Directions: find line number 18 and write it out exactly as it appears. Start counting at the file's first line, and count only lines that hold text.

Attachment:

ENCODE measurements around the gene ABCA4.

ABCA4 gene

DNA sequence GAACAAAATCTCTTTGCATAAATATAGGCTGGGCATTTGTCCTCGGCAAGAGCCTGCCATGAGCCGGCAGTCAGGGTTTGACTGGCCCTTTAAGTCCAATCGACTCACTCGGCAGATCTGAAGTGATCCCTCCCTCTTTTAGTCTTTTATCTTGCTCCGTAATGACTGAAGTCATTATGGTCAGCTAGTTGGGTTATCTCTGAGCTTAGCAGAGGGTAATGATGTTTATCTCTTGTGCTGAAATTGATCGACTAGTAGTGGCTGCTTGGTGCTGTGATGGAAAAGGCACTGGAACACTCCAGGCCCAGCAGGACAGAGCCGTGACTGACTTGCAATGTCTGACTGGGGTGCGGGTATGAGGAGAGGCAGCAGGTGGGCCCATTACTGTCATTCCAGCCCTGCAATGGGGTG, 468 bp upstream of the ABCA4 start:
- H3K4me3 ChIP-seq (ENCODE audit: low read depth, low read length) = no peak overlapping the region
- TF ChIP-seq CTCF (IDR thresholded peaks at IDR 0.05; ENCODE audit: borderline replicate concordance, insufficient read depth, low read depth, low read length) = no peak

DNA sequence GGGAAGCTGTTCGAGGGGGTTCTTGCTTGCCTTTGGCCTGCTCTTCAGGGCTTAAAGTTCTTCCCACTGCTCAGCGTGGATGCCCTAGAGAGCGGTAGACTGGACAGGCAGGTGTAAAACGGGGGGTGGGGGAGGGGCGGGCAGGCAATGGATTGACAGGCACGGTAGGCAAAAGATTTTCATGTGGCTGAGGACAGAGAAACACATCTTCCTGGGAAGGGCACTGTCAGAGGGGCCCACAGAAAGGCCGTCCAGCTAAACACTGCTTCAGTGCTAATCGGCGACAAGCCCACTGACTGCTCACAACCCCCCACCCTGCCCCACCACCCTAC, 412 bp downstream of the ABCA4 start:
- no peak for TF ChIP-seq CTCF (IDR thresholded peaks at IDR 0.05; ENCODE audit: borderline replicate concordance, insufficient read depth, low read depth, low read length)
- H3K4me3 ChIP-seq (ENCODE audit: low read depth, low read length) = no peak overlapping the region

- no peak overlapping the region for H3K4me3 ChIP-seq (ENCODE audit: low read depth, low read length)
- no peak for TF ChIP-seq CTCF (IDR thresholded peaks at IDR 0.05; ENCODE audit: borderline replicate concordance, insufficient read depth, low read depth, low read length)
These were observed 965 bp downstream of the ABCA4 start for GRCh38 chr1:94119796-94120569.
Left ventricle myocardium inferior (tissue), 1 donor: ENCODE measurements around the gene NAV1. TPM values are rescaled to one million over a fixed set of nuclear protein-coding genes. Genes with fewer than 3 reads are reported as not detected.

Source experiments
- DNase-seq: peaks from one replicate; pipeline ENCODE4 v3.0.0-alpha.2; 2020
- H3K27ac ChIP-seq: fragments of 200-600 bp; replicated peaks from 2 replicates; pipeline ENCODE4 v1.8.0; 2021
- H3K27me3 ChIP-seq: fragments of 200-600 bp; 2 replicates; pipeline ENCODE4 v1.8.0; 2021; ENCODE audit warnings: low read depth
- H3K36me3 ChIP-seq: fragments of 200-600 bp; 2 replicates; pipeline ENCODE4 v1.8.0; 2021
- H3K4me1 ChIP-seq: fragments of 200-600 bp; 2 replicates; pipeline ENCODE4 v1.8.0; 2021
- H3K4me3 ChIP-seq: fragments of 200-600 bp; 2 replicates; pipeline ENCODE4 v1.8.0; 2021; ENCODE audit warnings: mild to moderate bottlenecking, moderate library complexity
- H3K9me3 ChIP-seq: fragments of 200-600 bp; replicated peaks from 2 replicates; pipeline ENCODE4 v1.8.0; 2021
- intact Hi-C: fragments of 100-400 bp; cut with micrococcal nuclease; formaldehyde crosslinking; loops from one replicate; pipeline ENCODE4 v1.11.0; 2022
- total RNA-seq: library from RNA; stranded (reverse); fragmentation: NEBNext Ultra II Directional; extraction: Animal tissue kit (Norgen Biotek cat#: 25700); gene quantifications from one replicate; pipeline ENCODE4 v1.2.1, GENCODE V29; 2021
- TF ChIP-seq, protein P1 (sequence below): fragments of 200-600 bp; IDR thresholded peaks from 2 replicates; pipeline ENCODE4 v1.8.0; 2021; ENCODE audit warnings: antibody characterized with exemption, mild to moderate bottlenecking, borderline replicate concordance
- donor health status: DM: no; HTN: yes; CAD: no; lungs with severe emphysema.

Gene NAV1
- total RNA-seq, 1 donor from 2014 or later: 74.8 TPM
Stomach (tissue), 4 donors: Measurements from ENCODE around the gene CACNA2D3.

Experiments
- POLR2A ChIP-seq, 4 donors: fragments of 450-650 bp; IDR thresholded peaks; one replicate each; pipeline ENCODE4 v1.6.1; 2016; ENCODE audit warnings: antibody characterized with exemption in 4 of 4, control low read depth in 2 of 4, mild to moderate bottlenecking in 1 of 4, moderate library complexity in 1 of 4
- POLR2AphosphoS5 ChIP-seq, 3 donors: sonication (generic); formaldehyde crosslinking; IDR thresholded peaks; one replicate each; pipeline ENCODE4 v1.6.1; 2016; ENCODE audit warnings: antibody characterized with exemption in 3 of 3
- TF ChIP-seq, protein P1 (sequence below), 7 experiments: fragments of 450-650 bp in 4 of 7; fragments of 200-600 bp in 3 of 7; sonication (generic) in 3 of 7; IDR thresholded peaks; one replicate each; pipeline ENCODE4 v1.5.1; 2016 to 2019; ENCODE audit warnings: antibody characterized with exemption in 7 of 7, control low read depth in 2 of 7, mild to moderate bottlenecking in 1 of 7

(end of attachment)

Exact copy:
- H3K4me1 ChIP-seq: fragments of 200-600 bp; 2 replicates; pipeline ENCODE4 v1.8.0; 2021